Coming of Age Day in Japan Date in the current year: January 14, 2019

Coming of Age Day in Japan Coming of Age Day (Seijin no Hi) is an important Japanese holiday that celebrates young people who have turned or will turn 20 (the age of majority in Japan) between April 2 of the previous year and April 1 of the current one.

The Japanese custom of celebrating coming of age ceremonies dates back to at least the 8th century. The coming of age ceremony named genpuku was modeled after a Chinese custom that originated in the early Tang Dynasty. The ceremony marked the transition from childhood to adulthood, which involved the assumption of adult responsibilities. Genpuku was held for aristocratic children aged between 10 and 20. The transition from child to adult status was usually denoted by changes in clothing and hairstyle.

The present-day Coming of Age Day, however, is a relatively new tradition. It was established as a public holiday in 1948 and was originally held on January 15. Following the introduction of the so-called Happy Monday System, Coming of Age Day was moved to the second Monday of January to create a three-day weekend for employees who work a five-day week.

Coming of Age Day in Japan is held to celebrate adulthood, congratulate young people who have reached or are going to reach the age of majority within the next three months, and help them realize that they have become adults.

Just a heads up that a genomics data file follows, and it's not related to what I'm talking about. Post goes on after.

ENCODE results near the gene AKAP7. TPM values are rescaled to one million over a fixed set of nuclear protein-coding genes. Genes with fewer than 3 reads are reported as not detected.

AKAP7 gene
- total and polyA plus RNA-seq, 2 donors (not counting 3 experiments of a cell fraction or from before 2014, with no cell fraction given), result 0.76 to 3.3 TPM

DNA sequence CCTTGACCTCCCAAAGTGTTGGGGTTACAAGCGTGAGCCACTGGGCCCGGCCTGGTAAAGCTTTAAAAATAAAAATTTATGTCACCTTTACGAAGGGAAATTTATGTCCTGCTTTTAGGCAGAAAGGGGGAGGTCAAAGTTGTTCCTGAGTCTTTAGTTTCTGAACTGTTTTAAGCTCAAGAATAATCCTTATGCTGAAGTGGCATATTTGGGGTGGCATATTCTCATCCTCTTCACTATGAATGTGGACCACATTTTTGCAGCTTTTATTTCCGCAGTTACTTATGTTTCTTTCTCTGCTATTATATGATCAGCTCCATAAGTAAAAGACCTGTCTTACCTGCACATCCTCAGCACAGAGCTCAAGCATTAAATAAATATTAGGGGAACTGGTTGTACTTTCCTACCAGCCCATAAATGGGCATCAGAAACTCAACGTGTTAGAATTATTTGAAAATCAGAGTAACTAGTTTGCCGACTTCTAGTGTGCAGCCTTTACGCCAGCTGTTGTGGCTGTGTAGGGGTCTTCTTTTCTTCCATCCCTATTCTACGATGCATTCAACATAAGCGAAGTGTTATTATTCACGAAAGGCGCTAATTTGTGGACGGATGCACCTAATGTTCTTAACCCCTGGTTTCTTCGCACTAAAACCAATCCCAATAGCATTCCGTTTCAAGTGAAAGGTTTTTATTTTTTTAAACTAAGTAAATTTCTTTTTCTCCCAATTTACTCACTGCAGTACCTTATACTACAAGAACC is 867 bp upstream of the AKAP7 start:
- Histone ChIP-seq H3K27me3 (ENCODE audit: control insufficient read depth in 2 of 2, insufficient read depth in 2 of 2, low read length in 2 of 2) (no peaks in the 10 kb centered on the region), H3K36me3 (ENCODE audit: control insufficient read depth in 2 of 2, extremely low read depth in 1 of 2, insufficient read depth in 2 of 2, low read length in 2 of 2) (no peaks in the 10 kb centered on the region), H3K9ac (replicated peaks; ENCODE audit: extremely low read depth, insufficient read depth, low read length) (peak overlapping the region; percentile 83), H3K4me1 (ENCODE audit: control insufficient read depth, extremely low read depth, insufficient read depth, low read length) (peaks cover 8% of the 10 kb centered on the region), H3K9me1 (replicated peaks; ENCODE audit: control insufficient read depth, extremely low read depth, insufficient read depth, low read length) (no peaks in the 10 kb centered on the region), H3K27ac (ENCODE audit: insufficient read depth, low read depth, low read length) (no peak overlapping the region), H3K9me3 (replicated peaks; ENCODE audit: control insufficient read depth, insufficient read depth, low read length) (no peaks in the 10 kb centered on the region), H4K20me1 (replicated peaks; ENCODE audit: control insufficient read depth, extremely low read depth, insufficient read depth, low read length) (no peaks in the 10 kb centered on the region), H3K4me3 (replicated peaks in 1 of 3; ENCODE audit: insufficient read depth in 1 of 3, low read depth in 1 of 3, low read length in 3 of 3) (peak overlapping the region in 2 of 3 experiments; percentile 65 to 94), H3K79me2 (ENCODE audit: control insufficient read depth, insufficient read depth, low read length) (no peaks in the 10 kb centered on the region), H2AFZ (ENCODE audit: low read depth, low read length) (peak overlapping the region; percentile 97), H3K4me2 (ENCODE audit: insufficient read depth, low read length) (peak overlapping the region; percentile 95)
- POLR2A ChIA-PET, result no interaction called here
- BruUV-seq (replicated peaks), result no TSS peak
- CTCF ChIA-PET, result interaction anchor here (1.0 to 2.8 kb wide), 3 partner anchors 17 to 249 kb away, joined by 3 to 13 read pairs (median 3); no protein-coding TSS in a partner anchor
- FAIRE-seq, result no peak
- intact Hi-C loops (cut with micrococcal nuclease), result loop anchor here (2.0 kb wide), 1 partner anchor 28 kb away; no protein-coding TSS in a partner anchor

The holiday is marked with festive ceremonies held at local city and prefectural offices throughout Japan, often followed by after-parties with families and friends. The ceremonies usually take place in the morning. They are attended by young adults of relevant age who reside in the area. The newly recognized adults listen to speeches given by government officials and receive small presents.

For young women, it is customary to wear furoside with zori sandals. A furoside is a style of kimono with extremely long sleeves made of very fine, brightly colored silk. It is considered the most formal style of kimono worn by young unmarried women. By wearing a furoside on Coming of Age Day, a young women signifies that she is a legal adult.

Some parents buy furoside for their daughters to wear on Coming of Age Day but a full set of traditional clothing is very expensive. Those who cannot afford it usually rent or borrow from a relative. Since furoside has a very intricate design, most young women are unable to put it on without help. So many choose to visit a beauty salon before the ceremony to dress and get their hair done. Young men sometimes also wear traditional clothing (a dark kimono with hakama) but most prefer to wear formal Western clothes (a suit and tie).

Attendance of the coming of age ceremonies has declined in recent years due to a number of reasons, including the shrinking percentage of 20-year-olds caused by Japan’s low birth rate and a general increase in the number of young people who have reached the age of majority but do not consider themselves adults. In addition, the age of majority in Japan was lowered to 18 years of age, taking effect in 2022. Because of this, the status of the holiday is somewhat unclear but it is unlikely to be discontinued.

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Category

Public Holidays

Country

Japan

Tags

coming of age day, public holiday, seijin no hi, japanese holiday, holidays in japan